Idaho Central Credit Union has partnered with NYDIG to offer bitcoin services through the Alkami Technology platform. Members of the $8.3 billion asset credit union in Chubbuck, Idaho, will be able to buy, hold, and sell bitcoin within its mobile app and online banking platform.
“Idaho Central can now offer a cutting-edge bitcoin solution,” Idaho Central Chief Information Officer Mark Willden says. “This solution is seamless and safely accessible to all. End users will gain access to a crypto dashboard with their bitcoin balance, market value, activity, and educational content.
“Our online platform provider supports cryptocurrency account type permissions, transaction limits, eligibility checks, and seamless onboarding for new bitcoin holders,” he adds.
Idaho Central will receive a percentage of the transaction fee on each trade. The credit union anticipates the integration will further drive end-user acquisition, retention, and engagement.
According to a survey conducted by NYDIG, about 22% of Americans own bitcoin, while 80% of bitcoin holders would store it with their bank or credit union if they had the option.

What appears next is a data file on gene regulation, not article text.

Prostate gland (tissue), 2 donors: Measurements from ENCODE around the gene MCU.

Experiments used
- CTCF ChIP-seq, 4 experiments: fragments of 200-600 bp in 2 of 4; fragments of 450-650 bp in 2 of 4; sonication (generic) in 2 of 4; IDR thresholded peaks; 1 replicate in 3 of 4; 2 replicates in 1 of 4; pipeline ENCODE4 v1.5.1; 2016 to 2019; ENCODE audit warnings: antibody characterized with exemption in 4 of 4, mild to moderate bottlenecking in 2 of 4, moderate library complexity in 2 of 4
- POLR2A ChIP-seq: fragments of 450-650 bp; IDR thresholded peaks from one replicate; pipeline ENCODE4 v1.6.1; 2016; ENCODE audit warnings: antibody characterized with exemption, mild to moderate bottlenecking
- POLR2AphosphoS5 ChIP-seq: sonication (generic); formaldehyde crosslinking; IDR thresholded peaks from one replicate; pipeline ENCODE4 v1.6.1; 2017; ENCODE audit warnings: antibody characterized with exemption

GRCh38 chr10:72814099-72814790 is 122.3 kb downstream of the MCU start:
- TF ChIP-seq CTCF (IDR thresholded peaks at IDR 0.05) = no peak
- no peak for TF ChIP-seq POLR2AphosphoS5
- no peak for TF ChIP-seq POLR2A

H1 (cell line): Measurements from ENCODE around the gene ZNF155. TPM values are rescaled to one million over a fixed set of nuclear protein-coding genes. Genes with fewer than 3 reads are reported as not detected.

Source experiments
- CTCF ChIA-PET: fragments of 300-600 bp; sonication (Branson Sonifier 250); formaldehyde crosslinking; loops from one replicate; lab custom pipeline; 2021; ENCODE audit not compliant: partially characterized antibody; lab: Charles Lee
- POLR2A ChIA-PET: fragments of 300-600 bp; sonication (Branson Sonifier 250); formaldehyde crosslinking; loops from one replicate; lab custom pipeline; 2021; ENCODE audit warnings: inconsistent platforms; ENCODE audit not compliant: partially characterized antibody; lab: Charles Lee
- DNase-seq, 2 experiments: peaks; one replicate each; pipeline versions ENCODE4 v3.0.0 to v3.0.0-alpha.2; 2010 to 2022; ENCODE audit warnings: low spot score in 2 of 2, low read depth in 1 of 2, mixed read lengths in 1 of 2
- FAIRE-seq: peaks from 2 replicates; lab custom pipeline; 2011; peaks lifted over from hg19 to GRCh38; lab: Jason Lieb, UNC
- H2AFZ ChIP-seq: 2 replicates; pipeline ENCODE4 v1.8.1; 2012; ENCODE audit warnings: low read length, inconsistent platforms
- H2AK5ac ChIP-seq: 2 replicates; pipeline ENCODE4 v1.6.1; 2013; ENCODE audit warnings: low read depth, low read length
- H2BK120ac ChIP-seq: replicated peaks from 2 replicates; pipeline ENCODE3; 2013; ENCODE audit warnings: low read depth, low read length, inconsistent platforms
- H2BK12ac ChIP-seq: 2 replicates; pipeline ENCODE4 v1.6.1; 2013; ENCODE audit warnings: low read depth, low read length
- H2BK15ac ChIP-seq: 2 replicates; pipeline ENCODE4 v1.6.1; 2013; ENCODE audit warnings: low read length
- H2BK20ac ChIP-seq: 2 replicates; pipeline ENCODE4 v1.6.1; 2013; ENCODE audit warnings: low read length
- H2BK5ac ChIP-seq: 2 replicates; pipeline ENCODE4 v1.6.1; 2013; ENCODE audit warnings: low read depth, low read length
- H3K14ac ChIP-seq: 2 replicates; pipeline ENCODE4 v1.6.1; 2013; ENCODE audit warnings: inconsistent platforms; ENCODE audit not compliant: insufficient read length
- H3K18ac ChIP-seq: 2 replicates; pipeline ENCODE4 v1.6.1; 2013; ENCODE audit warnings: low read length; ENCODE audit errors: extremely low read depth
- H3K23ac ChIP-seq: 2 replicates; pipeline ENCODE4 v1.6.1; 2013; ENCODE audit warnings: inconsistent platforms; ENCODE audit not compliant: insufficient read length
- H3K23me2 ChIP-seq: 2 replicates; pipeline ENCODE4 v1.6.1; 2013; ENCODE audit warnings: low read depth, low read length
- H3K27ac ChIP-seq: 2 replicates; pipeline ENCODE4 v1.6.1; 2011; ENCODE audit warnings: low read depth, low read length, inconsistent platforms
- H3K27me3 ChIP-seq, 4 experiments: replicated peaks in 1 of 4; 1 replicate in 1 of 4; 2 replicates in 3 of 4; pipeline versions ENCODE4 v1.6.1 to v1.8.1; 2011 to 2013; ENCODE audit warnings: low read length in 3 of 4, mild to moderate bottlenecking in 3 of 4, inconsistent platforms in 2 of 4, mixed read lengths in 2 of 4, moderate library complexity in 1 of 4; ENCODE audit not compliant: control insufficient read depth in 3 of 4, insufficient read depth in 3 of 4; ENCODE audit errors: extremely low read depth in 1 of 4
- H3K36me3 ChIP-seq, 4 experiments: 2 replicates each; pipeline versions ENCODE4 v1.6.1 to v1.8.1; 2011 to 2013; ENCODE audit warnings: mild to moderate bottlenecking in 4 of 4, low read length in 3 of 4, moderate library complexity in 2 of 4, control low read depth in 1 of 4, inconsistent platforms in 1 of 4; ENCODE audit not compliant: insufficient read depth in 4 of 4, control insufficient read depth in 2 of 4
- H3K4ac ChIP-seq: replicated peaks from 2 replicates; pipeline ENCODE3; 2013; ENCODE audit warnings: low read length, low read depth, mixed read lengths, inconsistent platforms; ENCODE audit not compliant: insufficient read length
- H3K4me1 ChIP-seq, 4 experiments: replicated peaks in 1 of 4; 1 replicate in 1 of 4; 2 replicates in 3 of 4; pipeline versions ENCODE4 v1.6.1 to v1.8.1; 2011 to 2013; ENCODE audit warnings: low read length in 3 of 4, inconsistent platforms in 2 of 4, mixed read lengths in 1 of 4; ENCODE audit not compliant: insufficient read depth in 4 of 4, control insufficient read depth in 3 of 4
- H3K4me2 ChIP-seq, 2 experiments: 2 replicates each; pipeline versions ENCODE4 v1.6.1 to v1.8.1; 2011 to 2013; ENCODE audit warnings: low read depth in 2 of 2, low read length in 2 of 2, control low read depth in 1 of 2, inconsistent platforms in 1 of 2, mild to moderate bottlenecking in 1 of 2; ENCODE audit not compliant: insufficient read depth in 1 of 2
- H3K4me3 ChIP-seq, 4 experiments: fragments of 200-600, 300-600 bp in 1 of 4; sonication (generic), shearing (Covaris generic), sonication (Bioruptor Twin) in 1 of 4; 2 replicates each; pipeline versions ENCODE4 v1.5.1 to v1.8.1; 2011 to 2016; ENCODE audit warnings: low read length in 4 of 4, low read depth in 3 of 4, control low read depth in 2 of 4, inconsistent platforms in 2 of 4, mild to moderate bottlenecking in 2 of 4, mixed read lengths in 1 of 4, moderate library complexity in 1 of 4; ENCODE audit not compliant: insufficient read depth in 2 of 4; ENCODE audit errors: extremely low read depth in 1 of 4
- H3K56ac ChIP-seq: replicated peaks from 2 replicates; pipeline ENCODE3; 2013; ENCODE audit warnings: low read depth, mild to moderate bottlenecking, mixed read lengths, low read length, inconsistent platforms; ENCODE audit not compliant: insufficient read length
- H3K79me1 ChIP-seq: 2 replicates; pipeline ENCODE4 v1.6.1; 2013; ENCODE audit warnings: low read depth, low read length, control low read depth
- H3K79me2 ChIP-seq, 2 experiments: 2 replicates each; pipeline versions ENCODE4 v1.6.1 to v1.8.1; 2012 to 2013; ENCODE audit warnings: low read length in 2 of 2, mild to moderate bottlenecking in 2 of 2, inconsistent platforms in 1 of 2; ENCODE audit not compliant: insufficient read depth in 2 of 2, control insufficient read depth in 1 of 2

“Although broad adoption likely remains a few years out, a growing number of Idaho Central members are demonstrating interest in cryptocurrencies,” Willden says. “An integrated bitcoin solution will present Idaho Central a unique opportunity to provide a cutting-edge, value-added product to online and mobile banking.”
Before launching the product, the credit union established partnerships with NYDIG and Alkami. The credit union also ensured the solution met all compliance requirements, obtained a legal review, performed quality assessments on the technical solution, and developed policies and procedures.
To launch the bitcoin solution, Idaho Central’s only technology requirement was integration with Alkami’s online banking platform. Through the platform, credit union members can manage bitcoin products and solutions alongside traditional accounts via a secure, regulated, modular platform.
“It was important for us to choose the correct vendor, communicate with and educate our members, and to put all the processes in place to manage the program,” Willden says. “We provide educational information to remind members of the risk that comes with holding bitcoin shares.”
As the cryptocurrency space continues to develop, Willden sees Idaho Central’s bitcoin solution as an opportunity to get involved in a new market.
“We will continue to evaluate the program to see what we can do to make it even better for our members,” he says. “Some enhancements may include making bitcoin redeemable for Visa rewards points, using it as collateral on loans, and allowing members to set up recurring purchases.”
Willden’s advice to other credit unions interested in getting involved with cryptocurrency is to have a great partnership with an internet banking provider, as proper vendor management and understanding of compliance requirements are critical to a successful solution.